Better yet what I love! Growing herbs saves a ton of money in the store. Herb mark up is some of the highest ounce for ounce in the store. Dried herbs in a jar on average can be around $3- $5 for 1 to 3 ounces. Even if you got the cheap ones at $1 an ounce, that is $16 a pound. I think it makes it one of the most expensive grocery items, pound for pound. Even over meat!
      If growing herbs is new for you. Be sure to check out How to Start and Indoor Herb Garden – Tips for Success Even if you have a regular garden this may help with herbs. In addtion I have a specific article that focuses on some of tips for some top culinary herbs. Best Herbs for a Chefs garden
      If you need any help along the way, I am glad to offer assistance!

  10. Jeff

    All I can think of is how awesome of a job you did on this post on companion planting, I have heard some plants are good to plant together but I never really read into it before now.

    I heard peppermint if you allow it to flower will draw flies because of their sweet scent, I was curious if this was true and does that mean I should not grow any of the mints close to my front door?


    • Christina

      Hi Jeff,
      I have heard that about most mints attracting flies when it flowers because of the sweet tasting flowers. I do not know the 100% truth in it. They attract a lot of predatory insects and pollinators when they flower. I have a large patch of peppermint in my yard. I have not noticed abnormal amounts of flies. However. I am a companion planter. Lavender is nearby in containers and this repels flies. It is also near my garden where I grow basil, also a fly repellent. And others.
      Now I grow 5 different mint types inside. Most I will not allow to flower. Flowering changes the taste. I also grow many other types of herbs inside too.
      So final answer. I have heard that it is true. I have not had that experience. If you are not companion planting near your mint I would not put it near your front door just in case. If you are growing it strictly for harvest. Try to avoid the flowering, it can slightly bitter your leaves.
      Test companion planting to see if it is valuable for you. What is a vegetable you normally grow? pick a vegetable, and pick an herb. Grow them together in a large container as a test. See if they do better than the plant alone in your garden 🙂 Remember containers need watering more and good drainage. I like to experiment, this could be fun!
      If you try it let me know how it goes! That is how I adopted companions 🙂

  11. Jeff

    Hello Christina

    I am a returning visitor who just loves to spend my time learning on your website, I came on your website today looking for information for some herb choices to use as ground cover, I have some areas in my yard which are difficult for me to tend too and since I have been wanting to plant a herb garden I thought maybe I could fill my desire for a herb garden and solve my yard tending solution at the same time.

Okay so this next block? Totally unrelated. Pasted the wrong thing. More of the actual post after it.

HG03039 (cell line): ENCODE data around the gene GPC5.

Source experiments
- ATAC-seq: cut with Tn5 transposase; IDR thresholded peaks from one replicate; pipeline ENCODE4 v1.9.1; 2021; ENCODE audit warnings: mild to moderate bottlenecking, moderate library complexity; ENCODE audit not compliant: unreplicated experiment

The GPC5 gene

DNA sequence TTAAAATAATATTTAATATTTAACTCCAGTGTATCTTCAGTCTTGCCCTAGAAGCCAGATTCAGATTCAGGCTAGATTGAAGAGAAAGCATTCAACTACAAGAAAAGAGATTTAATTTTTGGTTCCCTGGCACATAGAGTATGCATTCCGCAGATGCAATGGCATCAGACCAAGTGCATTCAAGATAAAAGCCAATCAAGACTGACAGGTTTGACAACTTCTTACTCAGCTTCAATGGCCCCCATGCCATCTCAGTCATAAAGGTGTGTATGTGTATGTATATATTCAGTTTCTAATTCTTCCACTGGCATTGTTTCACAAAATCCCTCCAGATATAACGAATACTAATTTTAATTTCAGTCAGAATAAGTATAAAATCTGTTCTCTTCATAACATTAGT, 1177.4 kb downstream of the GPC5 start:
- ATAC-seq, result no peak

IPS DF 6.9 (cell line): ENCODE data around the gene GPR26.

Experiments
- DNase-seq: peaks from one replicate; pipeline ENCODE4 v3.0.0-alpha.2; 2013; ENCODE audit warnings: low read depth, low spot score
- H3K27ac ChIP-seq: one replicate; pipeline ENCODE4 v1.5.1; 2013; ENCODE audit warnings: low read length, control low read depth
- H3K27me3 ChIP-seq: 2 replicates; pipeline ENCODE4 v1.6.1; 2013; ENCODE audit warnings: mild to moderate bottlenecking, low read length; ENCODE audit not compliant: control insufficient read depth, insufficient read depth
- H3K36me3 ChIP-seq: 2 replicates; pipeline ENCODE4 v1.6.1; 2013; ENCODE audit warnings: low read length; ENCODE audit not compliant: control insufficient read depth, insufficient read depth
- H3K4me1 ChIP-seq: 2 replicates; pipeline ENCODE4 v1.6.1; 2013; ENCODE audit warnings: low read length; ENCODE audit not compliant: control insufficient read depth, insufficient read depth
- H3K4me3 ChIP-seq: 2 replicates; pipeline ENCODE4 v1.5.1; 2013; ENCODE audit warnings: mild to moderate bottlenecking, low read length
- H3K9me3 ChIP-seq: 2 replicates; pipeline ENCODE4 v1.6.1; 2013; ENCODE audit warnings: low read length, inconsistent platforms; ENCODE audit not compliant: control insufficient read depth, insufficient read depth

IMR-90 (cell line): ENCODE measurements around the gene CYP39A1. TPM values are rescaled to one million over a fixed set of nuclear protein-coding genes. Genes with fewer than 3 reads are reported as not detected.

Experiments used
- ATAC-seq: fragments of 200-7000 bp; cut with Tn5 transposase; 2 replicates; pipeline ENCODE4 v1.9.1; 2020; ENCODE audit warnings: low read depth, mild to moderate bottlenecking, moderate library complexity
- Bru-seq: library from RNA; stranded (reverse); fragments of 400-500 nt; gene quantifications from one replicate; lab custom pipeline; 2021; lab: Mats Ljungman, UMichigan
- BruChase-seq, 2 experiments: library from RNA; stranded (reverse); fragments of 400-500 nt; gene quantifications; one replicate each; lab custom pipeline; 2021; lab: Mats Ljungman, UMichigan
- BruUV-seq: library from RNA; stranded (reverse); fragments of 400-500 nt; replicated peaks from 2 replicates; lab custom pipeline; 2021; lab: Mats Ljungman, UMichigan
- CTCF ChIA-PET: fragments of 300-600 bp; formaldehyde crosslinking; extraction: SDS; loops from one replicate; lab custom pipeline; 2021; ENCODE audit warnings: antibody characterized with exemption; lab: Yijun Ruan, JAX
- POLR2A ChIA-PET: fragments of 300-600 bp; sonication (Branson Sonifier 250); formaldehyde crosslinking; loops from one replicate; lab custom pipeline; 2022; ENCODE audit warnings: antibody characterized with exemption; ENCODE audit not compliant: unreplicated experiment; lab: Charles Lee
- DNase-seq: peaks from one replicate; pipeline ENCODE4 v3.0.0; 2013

• Christina

      Hi Jeff,

      I am not sure what your grow zone is or space you are trying to fill so I will do my best to help. If you want some more specific ideas let me know your USDA grow zone. The type of sunlight in the area. If you intend to plant entirely in the ground or mix containers. I am assuming it is a small space. A larger space you could row plant differently. This is more for a staggered plant.

      I like to mix things up, #1 by use, #2 what works well together, #3 that it looks nice in the space. Since I also know your garden in other areas lets make sure we are pollinating friendly as well.

      Chives: They are hardy zone 3-9. So they should be good about anywhere. They can make a nice accent. They can be planted in clumps so make a pretty bladed green area and nice blooms when they come in. You can grow them a few years before you need to divide them to prevent overgrowth.
      Sage: is Hardy to zone 6. The lighter silvery leaves look great with other herbs. It serves wonderfully in the kitchen and medicinally. Clary sage has pretty purple like flowers as well.

      Echinacea: Is a lovely flowering medicinal herb. I love it in mixed herb plantings. Hardy zone 3 – 10. Great for boosting the immunity. Pollinators love it.
      Containers add detail and options!

      I like to add a few container herbs to spaces. They allow planting different herbs that may not be hardy or could be invasive if soil planting.

      Mint: Mint roots spread. Containers are ideal. With so many pretty varieties they can add a lot to space. Apple mint is delicate a light colored. Peppermint is traditional. Both work well together.

      Lemon Balm: Also, in the mint family. Helps repel mosquitoes and annoying bugs. Smells wonderful and has a substantial number of medicinal qualities.
      Chamomile: For a delicate lacey additive to your design small planters of chamomile can be nice. Plus, they are fantastic to harvest and save. Tea is delicious and a great additional source of calcium.

      These are just some ideas. If there is something you like more I would make it work. I am happy to keep bouncing ideas with you.
      Thank you again for your devoted interests!